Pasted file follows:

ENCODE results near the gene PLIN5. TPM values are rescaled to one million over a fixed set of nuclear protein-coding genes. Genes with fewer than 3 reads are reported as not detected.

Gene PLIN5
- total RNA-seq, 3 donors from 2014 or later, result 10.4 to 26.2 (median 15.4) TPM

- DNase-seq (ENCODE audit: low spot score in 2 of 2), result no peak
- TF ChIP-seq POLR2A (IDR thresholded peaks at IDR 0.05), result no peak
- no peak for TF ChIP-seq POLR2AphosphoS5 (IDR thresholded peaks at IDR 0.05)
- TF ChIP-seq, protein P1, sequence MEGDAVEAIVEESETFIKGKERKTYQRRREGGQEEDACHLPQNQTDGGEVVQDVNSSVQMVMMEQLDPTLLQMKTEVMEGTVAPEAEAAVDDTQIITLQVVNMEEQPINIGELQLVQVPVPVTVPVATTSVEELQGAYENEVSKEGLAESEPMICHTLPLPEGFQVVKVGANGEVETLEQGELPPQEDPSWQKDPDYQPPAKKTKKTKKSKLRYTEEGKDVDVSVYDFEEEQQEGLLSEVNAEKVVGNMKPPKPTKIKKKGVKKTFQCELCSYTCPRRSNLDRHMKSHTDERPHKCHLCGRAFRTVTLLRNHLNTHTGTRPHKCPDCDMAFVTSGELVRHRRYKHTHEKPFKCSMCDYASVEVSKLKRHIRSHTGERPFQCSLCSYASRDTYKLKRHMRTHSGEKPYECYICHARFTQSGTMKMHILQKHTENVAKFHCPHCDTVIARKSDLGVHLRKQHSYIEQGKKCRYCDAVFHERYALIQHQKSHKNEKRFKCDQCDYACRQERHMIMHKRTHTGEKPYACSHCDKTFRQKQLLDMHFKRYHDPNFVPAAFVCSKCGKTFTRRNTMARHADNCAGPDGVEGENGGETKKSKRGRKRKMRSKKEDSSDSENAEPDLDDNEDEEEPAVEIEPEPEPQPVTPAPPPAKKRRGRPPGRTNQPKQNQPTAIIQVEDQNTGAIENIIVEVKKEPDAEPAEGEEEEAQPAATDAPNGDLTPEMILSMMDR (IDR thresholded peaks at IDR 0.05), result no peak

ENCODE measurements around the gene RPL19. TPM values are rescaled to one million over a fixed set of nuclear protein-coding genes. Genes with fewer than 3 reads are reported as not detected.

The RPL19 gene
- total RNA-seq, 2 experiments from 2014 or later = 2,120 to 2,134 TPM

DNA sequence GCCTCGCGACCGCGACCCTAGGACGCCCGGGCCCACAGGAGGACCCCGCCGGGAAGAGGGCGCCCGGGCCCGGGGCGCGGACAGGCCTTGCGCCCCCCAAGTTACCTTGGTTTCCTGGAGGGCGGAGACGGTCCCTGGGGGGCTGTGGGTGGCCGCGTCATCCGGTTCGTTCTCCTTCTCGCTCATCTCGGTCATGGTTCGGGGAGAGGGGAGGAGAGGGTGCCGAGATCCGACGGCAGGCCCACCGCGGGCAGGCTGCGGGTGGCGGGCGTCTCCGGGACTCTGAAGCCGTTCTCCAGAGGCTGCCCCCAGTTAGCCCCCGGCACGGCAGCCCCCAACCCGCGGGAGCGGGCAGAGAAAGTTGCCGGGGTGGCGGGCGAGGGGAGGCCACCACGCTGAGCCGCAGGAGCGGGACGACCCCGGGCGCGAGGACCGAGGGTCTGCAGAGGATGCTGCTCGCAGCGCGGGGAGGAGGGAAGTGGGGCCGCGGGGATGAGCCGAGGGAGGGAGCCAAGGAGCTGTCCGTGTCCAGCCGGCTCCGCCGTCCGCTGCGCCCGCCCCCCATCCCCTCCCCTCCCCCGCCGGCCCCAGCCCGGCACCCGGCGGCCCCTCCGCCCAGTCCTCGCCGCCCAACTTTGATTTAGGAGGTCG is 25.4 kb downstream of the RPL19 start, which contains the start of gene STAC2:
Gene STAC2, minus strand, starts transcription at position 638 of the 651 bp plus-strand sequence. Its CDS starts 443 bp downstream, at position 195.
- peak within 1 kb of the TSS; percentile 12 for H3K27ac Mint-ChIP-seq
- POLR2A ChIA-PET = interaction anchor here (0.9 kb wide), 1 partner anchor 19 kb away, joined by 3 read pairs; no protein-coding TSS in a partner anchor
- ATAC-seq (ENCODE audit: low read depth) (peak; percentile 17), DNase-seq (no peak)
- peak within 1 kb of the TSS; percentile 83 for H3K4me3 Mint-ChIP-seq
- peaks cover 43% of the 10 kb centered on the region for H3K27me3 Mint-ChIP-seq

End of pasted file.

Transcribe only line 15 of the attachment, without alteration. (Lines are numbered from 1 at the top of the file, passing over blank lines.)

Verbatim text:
- ATAC-seq (ENCODE audit: low read depth) (peak; percentile 17), DNase-seq (no peak)